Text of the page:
While relations between major actors may be fraught with political difficulties, they are also important from a practical point of view. There is increasing competition among countries for the limited resources of the IOCs. The ability of countries to attract IOC investment depends on their prospectivity and stability, as well as on their marketing skills. When they succeed in attracting investment, they want the best terms they can get. Oil companies, meanwhile, want to explore in regions where there is a reasonable chance of finding oil and gas. They want to deal with stable governments and prefer contract terms that will provide a potential return-on-investment that is commensurate with the associated risks. They are also interested in (or rather obsessive about) “booking barrels” – adding reserves as assets to their balance sheets. Overall, the contract is the best indicator of how well the different goals of country governments and IOCs have been met. There is, however, no single clause or number contained in a contract that can tell you whether the country or the company (or neither or both) got a good deal. Rather, evaluating the contract requires examining a series of conditions. Therefore, critical to an economy like Guyana is the question of: How do the government, the local agencies, and IOCs work together in the process of negotiating an oil contract, and what types of contractual relations are likely to lead to better outcomes for the country?
This question is often examined by focusing more on the broad differences between the families of systems that exist (Johnston 2001). Indeed, there are myriad ways to structure business relationships in the petroleum sector. Yet, the first observation elaborated here is that, for all practical purposes, only two main families of petroleum fiscal regimes exist: ‘concessionary’ systems and ‘contractual based’ systems. Although differences exist between them, the differences are not great from either a mechanical or a financial point of view. Instead, working out the merits of a particular agreement requires a deeper understanding of how the different systems operate and, in particular, of the core fiscal elements (Johnston 2006)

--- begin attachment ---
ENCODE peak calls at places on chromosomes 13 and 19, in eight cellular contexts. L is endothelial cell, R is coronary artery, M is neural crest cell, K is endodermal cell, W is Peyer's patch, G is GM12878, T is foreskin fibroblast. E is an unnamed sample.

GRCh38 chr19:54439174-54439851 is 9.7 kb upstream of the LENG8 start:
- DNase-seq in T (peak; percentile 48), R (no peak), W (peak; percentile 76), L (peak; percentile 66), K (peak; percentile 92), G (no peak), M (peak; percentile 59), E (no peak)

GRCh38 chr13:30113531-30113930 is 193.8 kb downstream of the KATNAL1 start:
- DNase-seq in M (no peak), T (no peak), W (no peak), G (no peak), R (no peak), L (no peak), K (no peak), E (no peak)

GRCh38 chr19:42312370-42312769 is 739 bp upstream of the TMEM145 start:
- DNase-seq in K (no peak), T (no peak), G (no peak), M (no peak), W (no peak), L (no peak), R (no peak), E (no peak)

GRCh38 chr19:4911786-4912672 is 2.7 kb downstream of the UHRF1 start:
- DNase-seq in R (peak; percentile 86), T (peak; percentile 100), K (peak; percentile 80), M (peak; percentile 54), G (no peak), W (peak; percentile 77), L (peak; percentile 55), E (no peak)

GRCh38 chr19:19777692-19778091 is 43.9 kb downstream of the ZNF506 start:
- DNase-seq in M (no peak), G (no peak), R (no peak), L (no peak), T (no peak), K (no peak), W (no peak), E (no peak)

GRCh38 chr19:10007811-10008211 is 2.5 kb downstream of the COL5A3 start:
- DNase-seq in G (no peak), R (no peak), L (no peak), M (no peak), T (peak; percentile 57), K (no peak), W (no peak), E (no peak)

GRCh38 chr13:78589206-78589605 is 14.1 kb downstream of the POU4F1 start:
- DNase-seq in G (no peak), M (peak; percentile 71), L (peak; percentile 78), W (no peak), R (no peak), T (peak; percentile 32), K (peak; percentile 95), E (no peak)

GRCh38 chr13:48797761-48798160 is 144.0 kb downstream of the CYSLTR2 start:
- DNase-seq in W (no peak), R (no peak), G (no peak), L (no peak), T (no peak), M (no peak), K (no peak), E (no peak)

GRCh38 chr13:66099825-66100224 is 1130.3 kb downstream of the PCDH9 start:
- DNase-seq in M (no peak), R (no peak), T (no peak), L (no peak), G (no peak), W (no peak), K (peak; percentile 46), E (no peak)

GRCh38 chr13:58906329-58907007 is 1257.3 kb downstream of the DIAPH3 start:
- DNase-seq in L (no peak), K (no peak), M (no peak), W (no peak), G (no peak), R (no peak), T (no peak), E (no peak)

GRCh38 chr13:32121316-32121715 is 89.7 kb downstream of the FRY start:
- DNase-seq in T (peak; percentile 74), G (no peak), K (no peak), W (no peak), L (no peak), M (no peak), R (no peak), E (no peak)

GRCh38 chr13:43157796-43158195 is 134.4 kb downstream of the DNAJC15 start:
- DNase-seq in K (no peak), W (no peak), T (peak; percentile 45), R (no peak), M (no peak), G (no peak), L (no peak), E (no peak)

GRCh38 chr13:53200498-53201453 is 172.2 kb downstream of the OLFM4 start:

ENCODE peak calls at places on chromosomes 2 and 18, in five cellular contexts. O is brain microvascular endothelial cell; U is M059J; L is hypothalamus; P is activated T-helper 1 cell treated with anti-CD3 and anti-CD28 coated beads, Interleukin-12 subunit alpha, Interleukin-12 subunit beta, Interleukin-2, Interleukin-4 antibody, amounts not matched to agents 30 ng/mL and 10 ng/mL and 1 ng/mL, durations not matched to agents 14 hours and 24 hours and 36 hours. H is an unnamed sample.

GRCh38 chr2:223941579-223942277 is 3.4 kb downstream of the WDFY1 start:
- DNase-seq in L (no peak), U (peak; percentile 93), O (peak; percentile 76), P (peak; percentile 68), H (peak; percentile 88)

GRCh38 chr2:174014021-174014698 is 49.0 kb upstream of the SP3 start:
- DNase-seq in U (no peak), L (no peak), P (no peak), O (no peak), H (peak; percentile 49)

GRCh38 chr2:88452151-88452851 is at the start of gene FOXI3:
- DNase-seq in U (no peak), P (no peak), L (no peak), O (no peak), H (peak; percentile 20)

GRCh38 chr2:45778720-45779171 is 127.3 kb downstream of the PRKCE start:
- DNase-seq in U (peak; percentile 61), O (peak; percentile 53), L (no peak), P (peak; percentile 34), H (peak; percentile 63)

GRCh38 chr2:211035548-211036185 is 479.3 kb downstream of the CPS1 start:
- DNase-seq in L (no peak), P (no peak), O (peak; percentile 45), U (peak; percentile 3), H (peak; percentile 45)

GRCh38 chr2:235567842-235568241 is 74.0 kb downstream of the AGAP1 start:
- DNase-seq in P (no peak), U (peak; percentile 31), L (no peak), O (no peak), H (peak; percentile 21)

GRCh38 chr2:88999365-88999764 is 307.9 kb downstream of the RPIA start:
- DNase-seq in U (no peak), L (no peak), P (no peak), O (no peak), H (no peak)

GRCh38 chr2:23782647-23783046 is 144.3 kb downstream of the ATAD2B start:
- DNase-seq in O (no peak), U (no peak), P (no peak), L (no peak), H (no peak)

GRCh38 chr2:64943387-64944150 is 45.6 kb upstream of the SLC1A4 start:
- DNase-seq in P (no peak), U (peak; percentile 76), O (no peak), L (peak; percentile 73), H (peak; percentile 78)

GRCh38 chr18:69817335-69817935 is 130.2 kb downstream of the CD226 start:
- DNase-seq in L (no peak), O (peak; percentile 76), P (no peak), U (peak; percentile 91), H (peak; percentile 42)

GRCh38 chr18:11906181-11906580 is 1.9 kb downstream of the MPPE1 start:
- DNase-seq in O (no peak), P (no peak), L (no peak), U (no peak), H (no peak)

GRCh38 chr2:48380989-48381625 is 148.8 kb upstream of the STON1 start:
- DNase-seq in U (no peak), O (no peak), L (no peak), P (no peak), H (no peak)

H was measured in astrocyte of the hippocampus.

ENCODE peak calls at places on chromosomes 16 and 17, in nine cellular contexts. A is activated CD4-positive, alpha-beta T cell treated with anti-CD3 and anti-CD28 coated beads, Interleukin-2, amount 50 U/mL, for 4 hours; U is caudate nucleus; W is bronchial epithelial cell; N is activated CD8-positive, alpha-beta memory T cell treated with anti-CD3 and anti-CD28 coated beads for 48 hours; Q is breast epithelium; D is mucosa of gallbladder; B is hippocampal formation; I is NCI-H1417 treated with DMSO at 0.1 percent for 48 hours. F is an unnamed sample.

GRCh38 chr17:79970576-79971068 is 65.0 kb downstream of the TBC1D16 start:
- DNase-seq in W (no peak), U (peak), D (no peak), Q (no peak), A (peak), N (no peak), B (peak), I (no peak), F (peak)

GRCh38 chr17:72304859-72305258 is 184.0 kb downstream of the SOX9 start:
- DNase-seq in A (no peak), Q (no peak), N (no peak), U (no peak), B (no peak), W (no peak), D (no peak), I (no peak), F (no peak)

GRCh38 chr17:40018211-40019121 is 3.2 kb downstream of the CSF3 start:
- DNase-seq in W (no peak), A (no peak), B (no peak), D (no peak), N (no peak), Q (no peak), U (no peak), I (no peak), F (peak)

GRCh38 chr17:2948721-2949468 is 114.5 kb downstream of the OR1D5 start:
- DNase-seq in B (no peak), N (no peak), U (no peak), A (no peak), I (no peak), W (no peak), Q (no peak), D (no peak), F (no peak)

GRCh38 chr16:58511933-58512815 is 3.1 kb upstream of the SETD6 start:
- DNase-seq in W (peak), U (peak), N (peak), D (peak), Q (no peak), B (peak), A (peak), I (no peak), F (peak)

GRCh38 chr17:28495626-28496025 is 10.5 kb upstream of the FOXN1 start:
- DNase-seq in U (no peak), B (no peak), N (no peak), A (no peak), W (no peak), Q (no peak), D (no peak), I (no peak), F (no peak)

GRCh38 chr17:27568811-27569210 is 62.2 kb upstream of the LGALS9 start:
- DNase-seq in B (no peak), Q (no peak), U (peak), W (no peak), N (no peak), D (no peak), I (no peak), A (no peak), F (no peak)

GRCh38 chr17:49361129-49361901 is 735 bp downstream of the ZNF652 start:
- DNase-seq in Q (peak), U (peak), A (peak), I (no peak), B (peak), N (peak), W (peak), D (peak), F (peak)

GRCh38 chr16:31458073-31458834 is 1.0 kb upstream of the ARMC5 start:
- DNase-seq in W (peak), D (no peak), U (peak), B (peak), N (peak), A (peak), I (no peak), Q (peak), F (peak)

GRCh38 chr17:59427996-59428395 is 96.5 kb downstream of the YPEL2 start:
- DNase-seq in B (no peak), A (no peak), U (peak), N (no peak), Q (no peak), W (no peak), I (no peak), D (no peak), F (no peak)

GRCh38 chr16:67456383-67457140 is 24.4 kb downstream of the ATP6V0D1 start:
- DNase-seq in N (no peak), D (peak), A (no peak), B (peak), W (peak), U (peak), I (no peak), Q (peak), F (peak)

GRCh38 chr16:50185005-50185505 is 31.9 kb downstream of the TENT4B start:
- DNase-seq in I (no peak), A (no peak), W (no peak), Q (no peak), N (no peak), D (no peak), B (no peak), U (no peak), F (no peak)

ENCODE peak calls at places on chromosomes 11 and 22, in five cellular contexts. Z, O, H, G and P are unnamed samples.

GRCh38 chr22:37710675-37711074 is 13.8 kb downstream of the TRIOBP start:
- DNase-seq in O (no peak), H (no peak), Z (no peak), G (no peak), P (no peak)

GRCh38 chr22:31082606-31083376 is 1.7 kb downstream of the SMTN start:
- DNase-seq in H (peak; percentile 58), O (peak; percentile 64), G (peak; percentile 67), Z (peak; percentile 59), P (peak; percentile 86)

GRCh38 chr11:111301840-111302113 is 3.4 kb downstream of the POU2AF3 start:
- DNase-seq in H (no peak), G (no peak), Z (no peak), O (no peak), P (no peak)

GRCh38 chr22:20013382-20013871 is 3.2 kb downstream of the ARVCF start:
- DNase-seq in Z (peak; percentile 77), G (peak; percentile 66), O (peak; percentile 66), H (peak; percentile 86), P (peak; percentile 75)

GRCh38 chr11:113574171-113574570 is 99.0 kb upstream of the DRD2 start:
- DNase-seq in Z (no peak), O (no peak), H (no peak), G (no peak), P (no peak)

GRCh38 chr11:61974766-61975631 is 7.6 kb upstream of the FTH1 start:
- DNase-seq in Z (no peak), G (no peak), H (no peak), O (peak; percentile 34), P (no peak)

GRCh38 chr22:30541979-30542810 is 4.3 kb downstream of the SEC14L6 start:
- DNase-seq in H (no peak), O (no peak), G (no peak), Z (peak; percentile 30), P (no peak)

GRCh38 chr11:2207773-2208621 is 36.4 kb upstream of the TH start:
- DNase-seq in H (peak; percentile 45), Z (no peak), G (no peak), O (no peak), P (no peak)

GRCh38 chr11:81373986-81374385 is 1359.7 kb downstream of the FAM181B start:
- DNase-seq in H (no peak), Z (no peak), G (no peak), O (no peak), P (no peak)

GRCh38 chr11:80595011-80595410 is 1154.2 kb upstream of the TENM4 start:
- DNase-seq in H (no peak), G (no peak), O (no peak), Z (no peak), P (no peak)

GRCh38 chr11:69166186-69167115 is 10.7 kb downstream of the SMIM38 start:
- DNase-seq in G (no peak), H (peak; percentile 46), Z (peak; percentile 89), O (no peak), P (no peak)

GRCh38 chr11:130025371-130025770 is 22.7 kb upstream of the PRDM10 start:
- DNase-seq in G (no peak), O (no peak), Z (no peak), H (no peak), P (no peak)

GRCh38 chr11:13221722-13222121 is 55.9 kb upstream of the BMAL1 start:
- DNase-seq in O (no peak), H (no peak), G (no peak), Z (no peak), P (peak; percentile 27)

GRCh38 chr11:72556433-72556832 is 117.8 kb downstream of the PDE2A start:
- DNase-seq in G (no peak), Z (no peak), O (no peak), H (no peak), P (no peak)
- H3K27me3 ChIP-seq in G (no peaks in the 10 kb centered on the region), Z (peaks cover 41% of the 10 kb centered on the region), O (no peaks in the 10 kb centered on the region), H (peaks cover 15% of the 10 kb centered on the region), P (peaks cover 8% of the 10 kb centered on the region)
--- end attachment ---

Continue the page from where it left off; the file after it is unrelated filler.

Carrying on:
Therefore, a framework for analysing the properties of different agreements must be established by identifying what is at stake with different provisions in an oil contract, regardless of which family an agreement comes from. Two measures must be examined, beginning with the most commonly cited – ‘Government Take’. Government Take is the government’s share of economic profits from almost all income sources, including bonuses, royalties, profit oil, taxes and government working interest. While an important statistic and widely used, it is nonetheless flawed because it does not take into account factors such as the timeframe for pay-outs to government and the level of government participation. In response to the issue of the timeframe, discussion on an oil contract must show how to calculate a companion statistic known as the ‘Effective Royalty Rate’ which measures the degree to which a contract ‘front-end-loads’ payments to governments. Moreover, there are five additional features of importance to governments and companies which must be considered:
- The degree of government participation, which comes at some benefit to governments but at a cost to companies;
- The “savings index,” which gives a sense of the incentives facing companies to keep costs down;
- Responsiveness of the deal to changing economic conditions;
- Provisions for minimizing risk; and provisions that allow companies to “book barrels”; and
- Some options which should be available to the government on deciding how to allocate future acreage.